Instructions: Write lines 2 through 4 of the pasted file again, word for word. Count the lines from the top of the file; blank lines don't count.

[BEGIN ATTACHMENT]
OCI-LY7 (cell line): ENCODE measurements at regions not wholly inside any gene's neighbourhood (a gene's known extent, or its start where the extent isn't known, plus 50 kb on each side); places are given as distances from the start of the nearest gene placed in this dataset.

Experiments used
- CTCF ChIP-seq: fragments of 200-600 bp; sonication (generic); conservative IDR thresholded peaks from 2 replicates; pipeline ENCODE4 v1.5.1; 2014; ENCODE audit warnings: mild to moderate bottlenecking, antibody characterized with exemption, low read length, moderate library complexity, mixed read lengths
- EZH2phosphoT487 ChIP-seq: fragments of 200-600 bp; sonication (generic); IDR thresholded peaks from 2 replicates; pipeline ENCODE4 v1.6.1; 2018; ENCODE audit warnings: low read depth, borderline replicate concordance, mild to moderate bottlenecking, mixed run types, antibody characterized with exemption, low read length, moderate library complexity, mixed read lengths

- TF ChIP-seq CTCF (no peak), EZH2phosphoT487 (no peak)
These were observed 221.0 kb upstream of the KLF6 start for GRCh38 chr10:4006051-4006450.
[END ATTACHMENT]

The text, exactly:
Experiments used
- CTCF ChIP-seq: fragments of 200-600 bp; sonication (generic); conservative IDR thresholded peaks from 2 replicates; pipeline ENCODE4 v1.5.1; 2014; ENCODE audit warnings: mild to moderate bottlenecking, antibody characterized with exemption, low read length, moderate library complexity, mixed read lengths
- EZH2phosphoT487 ChIP-seq: fragments of 200-600 bp; sonication (generic); IDR thresholded peaks from 2 replicates; pipeline ENCODE4 v1.6.1; 2018; ENCODE audit warnings: low read depth, borderline replicate concordance, mild to moderate bottlenecking, mixed run types, antibody characterized with exemption, low read length, moderate library complexity, mixed read lengths